We remember the trip vividly because it was there that we discovered that our child had asthma. She suffered breathing difficulties at a friend’s home and had to be rushed to hospital where she was speedily and efficiently treated. 

The pollen count – a difficult job, that – especially if you’ve got allergies. As the doctor in the emergency section of Auckland’s hospital informed us: “This is the asthma capital of the world.”

I’m happy to report that Raisa is now an asthma-free young adult mainly because she took up swimming as a child and became a strong one. This was also thanks to a doctor who advised just such a course of action when we returned home from New Zealand. 

But it was the first time I was confronted with the savagery of allergies. 

Then in my mid-30s, I found my fingers swelling after a gig at a pub where a pal and me played once a week. You could say I itched to see a doctor only to be casually informed I was allergic to nickel. 

I told him I’d been playing guitar since I was 16. He shrugged indifferently: “It happens.” But it was cool: I switched to phosphor-bronze strings and that was that. 

But that was certainly not that in my mid-fifties. I became aware that certain foods distressed me. It peaked after a trip to India when it became obvious that I had at least one thing in common with bees – hives. 

The specialist I went to see suggested I do an allergy test and drew blood for the purpose. When I went back for the results, he informed me, with a raised eyebrow, that I was allergic to crustaceans, peanuts and wheat. 

I wasn’t crazy about prawns or crab and I could easily give peanuts a miss but wheat?

“Welcome to old age,” said my doctor cheerfully. “Nobody said life was fair.”

Allergies are no joke. Essentially, it is a damaging immune response by the body to a substance like food or dust that it has become hypersensitive to.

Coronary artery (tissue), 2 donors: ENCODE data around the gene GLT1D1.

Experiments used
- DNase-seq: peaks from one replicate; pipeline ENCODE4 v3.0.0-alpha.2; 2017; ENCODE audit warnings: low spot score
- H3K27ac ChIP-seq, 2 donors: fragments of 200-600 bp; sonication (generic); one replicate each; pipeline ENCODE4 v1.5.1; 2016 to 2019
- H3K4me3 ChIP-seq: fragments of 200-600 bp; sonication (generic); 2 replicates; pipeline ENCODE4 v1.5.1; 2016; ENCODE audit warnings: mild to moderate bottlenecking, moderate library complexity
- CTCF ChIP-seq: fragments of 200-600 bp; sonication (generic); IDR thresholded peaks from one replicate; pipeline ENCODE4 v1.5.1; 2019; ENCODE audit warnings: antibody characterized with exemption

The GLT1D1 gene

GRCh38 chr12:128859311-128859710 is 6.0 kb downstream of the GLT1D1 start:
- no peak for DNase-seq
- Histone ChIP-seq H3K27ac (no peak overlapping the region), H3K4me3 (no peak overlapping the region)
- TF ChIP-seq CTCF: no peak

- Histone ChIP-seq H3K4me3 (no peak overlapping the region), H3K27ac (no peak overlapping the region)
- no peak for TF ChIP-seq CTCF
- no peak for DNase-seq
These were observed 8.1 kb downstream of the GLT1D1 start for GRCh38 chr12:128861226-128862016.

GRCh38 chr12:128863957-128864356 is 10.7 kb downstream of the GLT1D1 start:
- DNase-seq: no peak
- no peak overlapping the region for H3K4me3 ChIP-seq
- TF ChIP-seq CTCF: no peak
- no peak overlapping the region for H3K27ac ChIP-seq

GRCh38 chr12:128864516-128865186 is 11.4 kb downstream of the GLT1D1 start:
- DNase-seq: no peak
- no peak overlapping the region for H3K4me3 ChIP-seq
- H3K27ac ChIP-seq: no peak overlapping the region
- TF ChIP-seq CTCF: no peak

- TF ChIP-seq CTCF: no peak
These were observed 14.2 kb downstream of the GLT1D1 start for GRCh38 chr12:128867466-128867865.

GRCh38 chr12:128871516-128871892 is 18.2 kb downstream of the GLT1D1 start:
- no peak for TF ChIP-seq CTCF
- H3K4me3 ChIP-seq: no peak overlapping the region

Some allergies are a mere nuisance. My daughter, for example, is allergic to dust mites. On a recent visit to our apartment in Singapore, she sneezed repeatedly in the living room and we diagnosed the furniture: its cushions probably hadn’t changed for the longest time. 

The management of our service apartment kindly brought in new furniture and, voila, problem solved. 

But other allergies like a nut aversion are potentially fatal. That’s anaphylactic shock for you in a nutshell. 

But the strangest one I’ve heard came from an ex-journalist friend of mine who’d returned home to Texas to pursue a new career in information technology. 

On a recent trip to Singapore, Matthew told us he’d been bitten by a tick while hiking through the woods. He thought nothing of it until after he’d had a steak dinner that night. 

He woke up in the intensive care unit of a hospital in Austin to be told he had developed a rare condition passed on through tick bites: a violent allergy to mammalian meat. Matthew could still eat chicken, turkey or fish but beef, lamb or pork were potentially fatal choices. 

Like all allergy sufferers, I have learnt to live my life by never leaving home without it: antihistamines. Singer-songwriter Paul Simon must have been a fellow sufferer because he wrote a song about it. 

I also agree with his conclusion on Allergies.“You get better but you never get well.”